READERS INSPIRE MANY HISTORY COLUMNS (January 19/01)

Occasionally someone will ask where I get the ideas or inspiration for columns on local history. Usually I answer, “From people like you.” Readers often give me historical tidbits that inspire columns.

Another comment I hear often is, “I must be difficult coming up with a different column every week.” Not really. This area is rich in historical lore. Starting with the Acadians, I have centuries of local history to dig into. And as I said above, people who read this column often provide leads and supply little-known facts and folklore about local history that’s worth preserving.

As for you giving me ideas for columns, let me tell you about some of the reader-inspired topics I’ll be covering here in the new year.

Church Street farmer George Woodworth recently told me about several Acadian sites on his property. George said there were remains of Acadian dykes near his outbuildings on Church street and on his dykeland property north of the Canard River. He discovered an old sluice which he said was in surprisingly excellent condition despite being centuries old.

The Acadian sites on Woodworth’s farm will be discussed in this column next spring – after the snow disappears and Mr. Woodworth can show me where the old dykeing can still be seen. I believe Mr. Woodworth’s farmland, the orchards and dykeland, once held a number of Acadian homesteads and this will be checked out and reported on.

Mr. Woodworth also inspired a future column on another Acadian site. Readers will recall that on a couple of occasions I’ve mentioned the so-called “windmill hill” a slight hill or rise of land on the Canard dykes off Church Street. It is believed that this was the site of an Acadian grist mill operated by wind power.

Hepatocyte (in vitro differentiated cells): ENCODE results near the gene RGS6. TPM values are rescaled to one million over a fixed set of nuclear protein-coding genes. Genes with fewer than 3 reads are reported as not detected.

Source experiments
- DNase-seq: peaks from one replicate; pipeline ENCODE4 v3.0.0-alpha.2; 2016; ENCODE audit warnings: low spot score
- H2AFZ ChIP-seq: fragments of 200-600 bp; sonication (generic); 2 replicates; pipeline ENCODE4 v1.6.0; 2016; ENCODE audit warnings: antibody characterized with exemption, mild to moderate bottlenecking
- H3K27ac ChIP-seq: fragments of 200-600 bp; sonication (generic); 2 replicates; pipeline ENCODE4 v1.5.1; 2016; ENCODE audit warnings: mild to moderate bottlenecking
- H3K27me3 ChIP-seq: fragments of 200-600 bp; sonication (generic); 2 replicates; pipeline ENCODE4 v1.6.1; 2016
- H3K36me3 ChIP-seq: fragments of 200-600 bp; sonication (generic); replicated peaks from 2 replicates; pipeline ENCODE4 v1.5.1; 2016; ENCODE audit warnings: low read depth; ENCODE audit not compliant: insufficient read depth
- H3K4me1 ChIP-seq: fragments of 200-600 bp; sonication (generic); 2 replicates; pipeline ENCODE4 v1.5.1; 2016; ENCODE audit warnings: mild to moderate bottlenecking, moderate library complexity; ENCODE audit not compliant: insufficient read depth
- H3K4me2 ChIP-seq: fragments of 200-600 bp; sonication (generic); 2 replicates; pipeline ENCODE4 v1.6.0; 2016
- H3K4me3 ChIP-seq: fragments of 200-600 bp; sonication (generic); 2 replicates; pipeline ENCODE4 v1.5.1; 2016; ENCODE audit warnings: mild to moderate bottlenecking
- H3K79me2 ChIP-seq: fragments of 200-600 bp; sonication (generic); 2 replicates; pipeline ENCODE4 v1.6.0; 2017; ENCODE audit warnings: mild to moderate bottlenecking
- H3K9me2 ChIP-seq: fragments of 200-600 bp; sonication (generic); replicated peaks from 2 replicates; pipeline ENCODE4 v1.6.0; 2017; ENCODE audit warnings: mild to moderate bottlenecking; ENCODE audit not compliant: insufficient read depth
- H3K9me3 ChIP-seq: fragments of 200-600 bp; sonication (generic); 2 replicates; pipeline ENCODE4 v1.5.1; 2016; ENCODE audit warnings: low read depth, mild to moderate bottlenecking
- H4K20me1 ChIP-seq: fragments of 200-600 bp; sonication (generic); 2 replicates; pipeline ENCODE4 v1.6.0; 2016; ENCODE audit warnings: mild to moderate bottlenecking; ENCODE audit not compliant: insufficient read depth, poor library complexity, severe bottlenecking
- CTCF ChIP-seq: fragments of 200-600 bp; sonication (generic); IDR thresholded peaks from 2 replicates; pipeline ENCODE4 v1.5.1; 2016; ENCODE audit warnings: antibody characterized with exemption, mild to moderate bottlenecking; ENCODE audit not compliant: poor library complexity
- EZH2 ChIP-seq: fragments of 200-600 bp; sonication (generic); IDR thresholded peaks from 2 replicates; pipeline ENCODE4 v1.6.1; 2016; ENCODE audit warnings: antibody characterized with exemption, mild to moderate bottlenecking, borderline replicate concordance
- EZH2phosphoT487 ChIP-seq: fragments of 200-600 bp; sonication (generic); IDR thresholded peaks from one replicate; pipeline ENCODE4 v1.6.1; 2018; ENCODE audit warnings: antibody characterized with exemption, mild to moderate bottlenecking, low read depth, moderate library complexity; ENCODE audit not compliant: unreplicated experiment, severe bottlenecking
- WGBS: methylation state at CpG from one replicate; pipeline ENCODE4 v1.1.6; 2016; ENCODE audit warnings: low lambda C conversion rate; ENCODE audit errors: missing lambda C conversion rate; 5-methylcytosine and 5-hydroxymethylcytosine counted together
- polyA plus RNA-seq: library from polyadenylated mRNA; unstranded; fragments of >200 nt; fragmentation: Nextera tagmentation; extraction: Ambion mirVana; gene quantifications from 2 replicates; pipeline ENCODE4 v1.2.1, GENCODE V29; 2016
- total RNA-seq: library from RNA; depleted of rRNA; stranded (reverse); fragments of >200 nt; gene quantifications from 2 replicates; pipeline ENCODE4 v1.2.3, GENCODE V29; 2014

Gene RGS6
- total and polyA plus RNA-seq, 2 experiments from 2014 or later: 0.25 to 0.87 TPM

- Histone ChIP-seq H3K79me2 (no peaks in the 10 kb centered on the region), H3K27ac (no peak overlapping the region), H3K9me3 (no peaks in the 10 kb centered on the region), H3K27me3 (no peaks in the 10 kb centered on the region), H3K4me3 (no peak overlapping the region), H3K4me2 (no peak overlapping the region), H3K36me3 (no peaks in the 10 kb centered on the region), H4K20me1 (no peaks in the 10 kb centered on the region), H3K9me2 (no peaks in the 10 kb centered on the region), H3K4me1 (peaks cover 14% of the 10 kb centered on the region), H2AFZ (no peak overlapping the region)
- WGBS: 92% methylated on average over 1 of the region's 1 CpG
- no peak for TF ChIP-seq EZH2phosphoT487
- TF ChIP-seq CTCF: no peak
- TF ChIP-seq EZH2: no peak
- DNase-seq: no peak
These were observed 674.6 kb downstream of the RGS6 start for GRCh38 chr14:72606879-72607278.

Mr. Woodworth mentioned that an “archaeological dig” is in the works at the site. I’m checking this out. I’ll have a column on the Acadian windmill and include other possible mill sites that readers have mentioned lately.

The story of what happened to the Acadians after the expulsion has never fully been told. Thanks to a reader, Lucie LeBlanc Consentino, I have some interesting history on the fate of many Acadians after the dispersal. Ms. Consentino’s material will be the topic in a column next week.

As recently as last week I mentioned, as I often have, Kentville historian and collector, Louis Comeau. As I’ve said before and will say again, Mr. Comeau has a valuable and possibly unique database of historical material on Kentville and the immediate area that should be recognized and perhaps made available for public consumption.

On more than one occasion Mr. Comeau has provided inspiration and information for columns on local history. In a column coming up in the next [week], I’ll have the contents of a letter that Comeau wrote to Kentville’s town council. In the letter Comeau suggests a new street in Kentville should be named for a man who operated two early hotels in the town, one of which was famous in its day, I believe for entertaining royalty. The letter contains some little-known history on Kentville’s early days and readers will find it interesting.

Readers comments, telephone calls, letters and e-mail submissions are appreciated and most welcome. Thank you, everyone.

 

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